The company is also toying with the idea of doing away with “vanity” metrics on Instagram globally; having already rolled out a test in certain countries that removes the “like” button on news-feed posts. This is aimed to refocus the users’ attention away from worrying about how many people like their post and instead encourage them to continue to create high quality, engaging content.
It is likely the company may roll out other content restrictions, considering Instagram has clearly made mental health and well-being a top priority in 2019. With more and more research being conducted on the topic, the platform will likely use this research and feedback to inform future decisions.
The Research Behind Social Media and Well-being
Are the new restrictions warranted? There is one published academic study that examined the “Effects of social media use on desire for cosmetic surgery among young women”. Authored by a collaboration of researchers from University College London and The University of Illinois, the study did show evidence that younger girls and women are “highly more likely to want a cosmetic procedure if they spend lots of time on social media.”
Instagram was also scrutinized back in 2017 by a UK snapshot survey that found among young people aged 14-24, Instagram was rated as the “worst social media platform” when it comes to mental health.
Because the widespread use of social media is a relatively new phenomenon, it will take several more years until researchers have a more definitive answer about the impact it can have on mental health. Until then, Instagram and other social media platforms will have to self-regulate and foster an environment that is healthy for everyone.
Conflicting Perspectives: Mental Health vs. Creativity
Among AR creators, Spark AR’s announcement in its creator Facebook group did not go without serious criticism from the community; with one user stating that the new rules were, “Unfair for all creators that have already done masks with deformation!”. The user then points the finger at software like Facetune and Photoshop, stating, “If you want to make Instagram a better place – delete every account that is posting super edited body and face pics – it is a bigger problem”.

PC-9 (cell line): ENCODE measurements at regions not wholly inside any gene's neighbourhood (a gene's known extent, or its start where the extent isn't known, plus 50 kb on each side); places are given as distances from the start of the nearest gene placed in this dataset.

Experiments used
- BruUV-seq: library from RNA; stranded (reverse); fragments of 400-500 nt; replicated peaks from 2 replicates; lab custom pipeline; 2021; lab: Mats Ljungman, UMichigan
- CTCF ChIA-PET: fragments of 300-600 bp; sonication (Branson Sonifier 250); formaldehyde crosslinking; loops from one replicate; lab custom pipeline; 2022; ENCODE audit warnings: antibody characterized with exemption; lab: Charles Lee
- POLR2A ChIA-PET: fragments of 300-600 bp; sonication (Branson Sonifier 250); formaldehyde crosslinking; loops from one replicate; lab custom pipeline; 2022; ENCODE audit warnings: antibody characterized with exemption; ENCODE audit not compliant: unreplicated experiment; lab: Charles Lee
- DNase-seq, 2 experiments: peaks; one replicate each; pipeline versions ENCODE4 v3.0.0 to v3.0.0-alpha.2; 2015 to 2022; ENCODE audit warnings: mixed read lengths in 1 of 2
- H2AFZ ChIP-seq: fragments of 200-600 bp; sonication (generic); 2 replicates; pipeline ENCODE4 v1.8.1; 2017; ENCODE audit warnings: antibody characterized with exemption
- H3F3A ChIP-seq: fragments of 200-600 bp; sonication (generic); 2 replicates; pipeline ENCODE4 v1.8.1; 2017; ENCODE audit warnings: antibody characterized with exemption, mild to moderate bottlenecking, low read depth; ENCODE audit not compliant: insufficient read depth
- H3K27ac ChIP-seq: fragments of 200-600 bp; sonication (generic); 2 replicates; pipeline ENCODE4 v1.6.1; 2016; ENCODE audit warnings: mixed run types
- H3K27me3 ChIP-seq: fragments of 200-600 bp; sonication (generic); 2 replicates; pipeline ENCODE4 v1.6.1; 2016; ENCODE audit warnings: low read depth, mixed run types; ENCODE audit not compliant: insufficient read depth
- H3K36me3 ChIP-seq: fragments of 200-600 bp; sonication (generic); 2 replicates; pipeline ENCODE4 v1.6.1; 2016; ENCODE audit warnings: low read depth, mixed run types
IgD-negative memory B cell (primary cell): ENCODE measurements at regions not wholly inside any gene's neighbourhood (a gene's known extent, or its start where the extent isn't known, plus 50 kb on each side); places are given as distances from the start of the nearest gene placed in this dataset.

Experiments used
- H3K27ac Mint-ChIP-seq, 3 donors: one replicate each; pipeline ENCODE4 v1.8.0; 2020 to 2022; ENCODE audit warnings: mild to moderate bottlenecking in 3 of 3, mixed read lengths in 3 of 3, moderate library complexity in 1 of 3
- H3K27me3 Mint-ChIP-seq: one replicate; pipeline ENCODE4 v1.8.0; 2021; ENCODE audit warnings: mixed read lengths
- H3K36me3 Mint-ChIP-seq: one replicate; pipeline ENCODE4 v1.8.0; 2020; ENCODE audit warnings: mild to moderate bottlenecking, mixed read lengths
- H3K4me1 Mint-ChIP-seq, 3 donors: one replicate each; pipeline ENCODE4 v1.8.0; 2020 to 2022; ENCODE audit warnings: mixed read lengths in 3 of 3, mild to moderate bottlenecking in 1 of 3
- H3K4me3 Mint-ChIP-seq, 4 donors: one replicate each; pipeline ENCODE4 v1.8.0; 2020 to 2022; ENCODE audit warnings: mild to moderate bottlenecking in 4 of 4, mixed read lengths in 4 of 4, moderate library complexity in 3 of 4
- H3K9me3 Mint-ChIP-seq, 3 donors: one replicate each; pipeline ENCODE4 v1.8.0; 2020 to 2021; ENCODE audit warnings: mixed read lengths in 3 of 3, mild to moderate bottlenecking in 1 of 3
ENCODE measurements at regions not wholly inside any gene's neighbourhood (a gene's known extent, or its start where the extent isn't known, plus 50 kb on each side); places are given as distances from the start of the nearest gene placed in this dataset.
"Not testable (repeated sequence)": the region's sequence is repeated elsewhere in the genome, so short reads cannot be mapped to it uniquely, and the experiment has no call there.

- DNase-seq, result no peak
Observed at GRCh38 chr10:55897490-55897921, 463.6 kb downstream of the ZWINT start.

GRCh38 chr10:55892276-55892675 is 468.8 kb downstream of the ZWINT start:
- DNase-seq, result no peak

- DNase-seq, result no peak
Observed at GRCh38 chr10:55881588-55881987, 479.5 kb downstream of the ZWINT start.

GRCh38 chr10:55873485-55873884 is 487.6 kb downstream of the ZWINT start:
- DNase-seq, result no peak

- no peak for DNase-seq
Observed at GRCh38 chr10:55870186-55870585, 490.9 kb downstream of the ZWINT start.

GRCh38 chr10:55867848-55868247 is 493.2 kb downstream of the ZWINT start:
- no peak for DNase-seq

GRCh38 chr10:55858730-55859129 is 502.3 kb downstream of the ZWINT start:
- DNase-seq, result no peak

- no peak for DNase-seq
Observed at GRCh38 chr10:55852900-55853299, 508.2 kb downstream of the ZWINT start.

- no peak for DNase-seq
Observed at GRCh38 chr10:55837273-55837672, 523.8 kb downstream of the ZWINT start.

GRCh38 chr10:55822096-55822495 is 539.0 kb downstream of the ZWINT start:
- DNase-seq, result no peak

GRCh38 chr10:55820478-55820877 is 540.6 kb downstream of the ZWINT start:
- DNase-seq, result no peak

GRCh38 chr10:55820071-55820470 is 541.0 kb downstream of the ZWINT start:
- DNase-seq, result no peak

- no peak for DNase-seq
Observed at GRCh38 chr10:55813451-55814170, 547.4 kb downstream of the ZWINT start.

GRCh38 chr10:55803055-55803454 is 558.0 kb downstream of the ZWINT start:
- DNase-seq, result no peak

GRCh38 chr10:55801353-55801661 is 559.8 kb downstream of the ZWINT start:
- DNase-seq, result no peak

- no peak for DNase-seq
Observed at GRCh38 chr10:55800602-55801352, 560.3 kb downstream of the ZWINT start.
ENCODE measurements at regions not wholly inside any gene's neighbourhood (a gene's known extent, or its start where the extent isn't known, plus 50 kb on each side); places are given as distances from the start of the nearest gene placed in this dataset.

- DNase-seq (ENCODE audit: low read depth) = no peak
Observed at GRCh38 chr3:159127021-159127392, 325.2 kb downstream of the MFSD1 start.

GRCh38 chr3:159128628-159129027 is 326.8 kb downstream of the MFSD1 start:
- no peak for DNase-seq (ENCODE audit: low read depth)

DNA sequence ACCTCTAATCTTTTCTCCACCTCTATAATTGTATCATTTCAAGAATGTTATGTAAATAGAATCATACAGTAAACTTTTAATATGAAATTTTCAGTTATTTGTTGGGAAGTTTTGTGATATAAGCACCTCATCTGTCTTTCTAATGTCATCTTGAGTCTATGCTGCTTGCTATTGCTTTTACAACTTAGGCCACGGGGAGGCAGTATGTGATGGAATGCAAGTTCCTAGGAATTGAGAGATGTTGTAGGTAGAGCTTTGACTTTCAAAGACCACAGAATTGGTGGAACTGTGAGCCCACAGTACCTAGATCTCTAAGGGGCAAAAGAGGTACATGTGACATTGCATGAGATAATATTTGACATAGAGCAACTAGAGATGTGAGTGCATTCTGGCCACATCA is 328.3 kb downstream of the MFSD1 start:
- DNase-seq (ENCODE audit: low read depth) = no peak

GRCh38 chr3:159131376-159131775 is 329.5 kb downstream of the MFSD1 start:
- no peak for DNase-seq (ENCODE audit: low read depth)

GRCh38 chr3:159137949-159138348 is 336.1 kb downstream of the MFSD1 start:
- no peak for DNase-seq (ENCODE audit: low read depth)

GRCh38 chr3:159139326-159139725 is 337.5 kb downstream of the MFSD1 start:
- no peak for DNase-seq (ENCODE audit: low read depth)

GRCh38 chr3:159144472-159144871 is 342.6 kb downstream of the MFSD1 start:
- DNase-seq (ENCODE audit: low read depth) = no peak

Another commentator chimed in saying, “So do we ban people from FaceTuning their Instagram photos too?”. Others joked about whether the use of makeup should be banned.
Another interesting perspective was highlighted by one commentator who said, “Quick thought, for those that have plastic surgery in real life, are their faces now “wrong” according to Facebook? Could this be seen as a type of body shaming?”.
Impact on the Plastic Surgery Industry
For plastic surgery Denver clinics, this announcement could potentially impact the demand for their services or the technologies they use to help clients – though it is too early to tell what this may look like.
For some individuals, the use of Instagram has directly influenced their decision to get cosmetic surgery and with the platform’s likely continued rollout of restrictions, this number could decrease. However, with the increased buzz around the topic of plastic surgery, the initiative could likely have the opposite effect and inspire more people to consider it. The buzz could also pave the way for plastic surgery clinics to develop their own AR technologies that enable patients to see what they will look like after surgery.